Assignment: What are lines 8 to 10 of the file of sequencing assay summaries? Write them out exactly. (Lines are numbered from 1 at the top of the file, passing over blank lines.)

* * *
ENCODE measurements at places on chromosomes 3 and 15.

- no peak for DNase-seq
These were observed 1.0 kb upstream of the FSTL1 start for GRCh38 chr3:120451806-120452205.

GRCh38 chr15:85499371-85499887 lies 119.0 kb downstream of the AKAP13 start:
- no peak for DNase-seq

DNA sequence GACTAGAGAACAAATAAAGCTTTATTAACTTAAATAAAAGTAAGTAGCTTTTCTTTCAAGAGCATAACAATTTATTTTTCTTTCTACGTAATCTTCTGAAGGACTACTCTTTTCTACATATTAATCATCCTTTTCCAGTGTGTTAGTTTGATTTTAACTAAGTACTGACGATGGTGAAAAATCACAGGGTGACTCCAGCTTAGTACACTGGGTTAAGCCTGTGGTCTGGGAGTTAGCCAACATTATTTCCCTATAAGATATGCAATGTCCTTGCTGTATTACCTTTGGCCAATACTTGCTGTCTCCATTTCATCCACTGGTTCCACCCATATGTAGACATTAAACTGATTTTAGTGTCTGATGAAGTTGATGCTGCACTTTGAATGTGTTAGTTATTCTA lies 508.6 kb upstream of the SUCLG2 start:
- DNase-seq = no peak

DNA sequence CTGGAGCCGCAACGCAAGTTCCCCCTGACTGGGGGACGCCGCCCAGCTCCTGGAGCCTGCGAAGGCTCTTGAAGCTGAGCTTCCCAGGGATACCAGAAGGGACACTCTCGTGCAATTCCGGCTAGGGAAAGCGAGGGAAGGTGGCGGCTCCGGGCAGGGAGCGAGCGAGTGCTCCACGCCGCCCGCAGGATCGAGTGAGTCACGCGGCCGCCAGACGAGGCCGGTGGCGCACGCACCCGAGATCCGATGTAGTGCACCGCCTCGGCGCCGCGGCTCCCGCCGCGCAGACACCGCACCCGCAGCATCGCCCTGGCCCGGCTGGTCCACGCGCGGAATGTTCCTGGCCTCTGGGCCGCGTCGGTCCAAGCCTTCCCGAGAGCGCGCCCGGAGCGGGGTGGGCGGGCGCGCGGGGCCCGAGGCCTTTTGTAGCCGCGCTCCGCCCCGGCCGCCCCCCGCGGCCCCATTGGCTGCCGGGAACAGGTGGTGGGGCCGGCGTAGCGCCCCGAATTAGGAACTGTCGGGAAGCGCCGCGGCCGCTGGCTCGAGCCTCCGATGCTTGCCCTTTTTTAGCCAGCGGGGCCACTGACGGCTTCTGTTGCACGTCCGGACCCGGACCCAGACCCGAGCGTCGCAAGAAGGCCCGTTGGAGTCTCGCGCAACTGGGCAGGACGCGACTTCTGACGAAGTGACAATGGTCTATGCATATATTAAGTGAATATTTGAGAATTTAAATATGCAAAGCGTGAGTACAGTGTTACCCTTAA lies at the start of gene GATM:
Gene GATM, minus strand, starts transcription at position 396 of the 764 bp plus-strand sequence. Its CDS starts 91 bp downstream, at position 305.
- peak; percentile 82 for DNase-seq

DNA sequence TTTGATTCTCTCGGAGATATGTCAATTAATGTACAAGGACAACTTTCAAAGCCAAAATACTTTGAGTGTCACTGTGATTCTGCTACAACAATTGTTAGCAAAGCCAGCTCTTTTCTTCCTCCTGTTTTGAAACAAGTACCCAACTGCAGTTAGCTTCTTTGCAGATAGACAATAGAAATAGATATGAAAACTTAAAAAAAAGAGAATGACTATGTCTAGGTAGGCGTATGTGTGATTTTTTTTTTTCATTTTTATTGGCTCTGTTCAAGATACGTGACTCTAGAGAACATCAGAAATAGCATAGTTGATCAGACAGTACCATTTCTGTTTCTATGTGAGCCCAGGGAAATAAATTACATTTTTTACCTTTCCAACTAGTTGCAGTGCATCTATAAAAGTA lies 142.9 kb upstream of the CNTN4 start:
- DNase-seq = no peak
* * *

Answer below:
DNA sequence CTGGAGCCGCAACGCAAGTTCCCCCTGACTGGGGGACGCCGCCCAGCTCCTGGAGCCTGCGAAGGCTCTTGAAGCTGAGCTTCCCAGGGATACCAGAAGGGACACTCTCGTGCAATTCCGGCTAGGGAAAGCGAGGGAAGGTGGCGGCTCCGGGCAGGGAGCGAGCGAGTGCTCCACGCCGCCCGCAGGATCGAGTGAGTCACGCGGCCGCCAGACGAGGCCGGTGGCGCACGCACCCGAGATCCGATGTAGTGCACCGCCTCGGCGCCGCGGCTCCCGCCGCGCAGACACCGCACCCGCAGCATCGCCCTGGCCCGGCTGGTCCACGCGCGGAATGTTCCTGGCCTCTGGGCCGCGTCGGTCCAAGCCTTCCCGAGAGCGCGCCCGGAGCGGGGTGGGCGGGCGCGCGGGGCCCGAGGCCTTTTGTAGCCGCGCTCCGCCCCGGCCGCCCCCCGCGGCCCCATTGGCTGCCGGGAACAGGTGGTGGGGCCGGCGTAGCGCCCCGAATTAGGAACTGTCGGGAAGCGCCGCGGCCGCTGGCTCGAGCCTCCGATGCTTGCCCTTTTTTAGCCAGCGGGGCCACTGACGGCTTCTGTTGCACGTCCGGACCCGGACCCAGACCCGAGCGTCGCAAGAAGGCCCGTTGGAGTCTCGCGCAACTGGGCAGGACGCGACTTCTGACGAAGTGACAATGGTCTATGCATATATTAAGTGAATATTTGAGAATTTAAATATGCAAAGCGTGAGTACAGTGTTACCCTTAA lies at the start of gene GATM:
Gene GATM, minus strand, starts transcription at position 396 of the 764 bp plus-strand sequence. Its CDS starts 91 bp downstream, at position 305.
- peak; percentile 82 for DNase-seq